There’s the external emotion — the essence of the artist, crafted and projected outward from his art, like a message in a bottle. And the internal emotion — the essence of the observer, yearning, needing, and stirring within. Those emotions meet and blend in the head, the heart, and in the soul of the observer.

I thought further about other influences in this dance.

The first time I heard the song Bad, by U2, I was driving down College Avenue in Tempe Arizona in my blue Renault Alliance. My white and gold Lhasa Apso, Scooter, was in the passenger seat. Maybe 3/4 of the way through the song, I  got a lump in my throat and began bawling. So overcome with emotion, I pulled off to the side of the road to finish listening, but more so to be less a danger in traffic. Scooter just stared quizzically.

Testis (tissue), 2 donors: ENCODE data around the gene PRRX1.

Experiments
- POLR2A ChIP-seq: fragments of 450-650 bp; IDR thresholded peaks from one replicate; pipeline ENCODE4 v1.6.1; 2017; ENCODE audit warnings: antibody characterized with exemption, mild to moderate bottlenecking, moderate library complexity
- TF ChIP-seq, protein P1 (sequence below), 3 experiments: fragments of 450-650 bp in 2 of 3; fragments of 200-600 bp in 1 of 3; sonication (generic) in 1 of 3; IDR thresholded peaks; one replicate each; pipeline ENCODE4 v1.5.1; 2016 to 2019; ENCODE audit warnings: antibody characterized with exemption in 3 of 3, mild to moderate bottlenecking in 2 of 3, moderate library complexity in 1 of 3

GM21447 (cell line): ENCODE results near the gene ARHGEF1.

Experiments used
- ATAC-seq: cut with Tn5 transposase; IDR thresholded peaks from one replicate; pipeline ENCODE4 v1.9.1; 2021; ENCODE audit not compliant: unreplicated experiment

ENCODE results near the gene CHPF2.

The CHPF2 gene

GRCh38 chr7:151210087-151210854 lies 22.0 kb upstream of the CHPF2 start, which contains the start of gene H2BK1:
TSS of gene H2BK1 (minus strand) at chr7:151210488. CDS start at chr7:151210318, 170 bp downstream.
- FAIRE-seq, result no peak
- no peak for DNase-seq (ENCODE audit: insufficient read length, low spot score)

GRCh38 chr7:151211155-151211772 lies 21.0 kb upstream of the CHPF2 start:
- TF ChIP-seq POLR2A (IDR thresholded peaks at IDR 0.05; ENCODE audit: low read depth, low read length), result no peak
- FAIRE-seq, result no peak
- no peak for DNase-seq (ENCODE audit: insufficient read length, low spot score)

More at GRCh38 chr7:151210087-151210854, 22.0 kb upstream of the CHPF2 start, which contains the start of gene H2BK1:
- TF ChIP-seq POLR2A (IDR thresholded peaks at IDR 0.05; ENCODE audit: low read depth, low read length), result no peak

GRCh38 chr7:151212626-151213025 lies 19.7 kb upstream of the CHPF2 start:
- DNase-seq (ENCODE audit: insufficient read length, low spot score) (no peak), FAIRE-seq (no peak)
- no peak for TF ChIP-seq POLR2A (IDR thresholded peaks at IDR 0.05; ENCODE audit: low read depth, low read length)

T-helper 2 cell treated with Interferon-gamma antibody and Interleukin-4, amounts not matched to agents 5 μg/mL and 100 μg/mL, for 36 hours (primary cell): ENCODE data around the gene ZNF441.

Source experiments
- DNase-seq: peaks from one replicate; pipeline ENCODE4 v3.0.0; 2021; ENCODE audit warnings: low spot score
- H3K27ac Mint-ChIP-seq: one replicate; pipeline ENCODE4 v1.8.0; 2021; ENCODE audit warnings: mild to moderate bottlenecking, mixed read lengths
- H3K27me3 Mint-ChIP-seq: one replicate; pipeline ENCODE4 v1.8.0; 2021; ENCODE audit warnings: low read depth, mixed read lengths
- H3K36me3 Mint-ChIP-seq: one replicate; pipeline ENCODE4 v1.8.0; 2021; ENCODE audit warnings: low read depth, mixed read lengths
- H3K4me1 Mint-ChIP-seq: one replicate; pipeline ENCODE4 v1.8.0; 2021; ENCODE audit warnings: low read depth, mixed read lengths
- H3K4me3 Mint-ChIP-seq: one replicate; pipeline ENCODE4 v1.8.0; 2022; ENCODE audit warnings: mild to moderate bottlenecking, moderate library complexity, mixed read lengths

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Since that day, I’ve listened to that song, maybe hundreds of times, and I always reflect back to the emotions I felt the first time I heard it. However, in all the times I’ve listened to it since, not once has it brought me to tears, though it still evokes an emotional response every time.

Now here’s the thing: I was scarcely listening to the lyrics the first time I heard that song. I didn’t know what the song was about. So where did those tears come from…?

Maybe it was the beauty of the day — sunny with my dog at my side and the windows rolled down. Maybe I had just gotten paid and felt a sense of relief that lightened my heart — no more ramen for a while. Certainly the way the song builds sonically was a factor in pulling me into it. Maybe it was that I was just so young and hyper-aware that I had so much of my life left ahead of me. I dunno.

Some combination of all of those things is probably what brought me to tears. And let me be clear, they were tears of joy. Now I’m certain Bono and The Edge had no idea who I was or that their song would bring tears to me that day. But along with my environment and internal emotions, the emotions they felt when they wrote and recorded that song were mitigating aspects of the dance in my soul that day.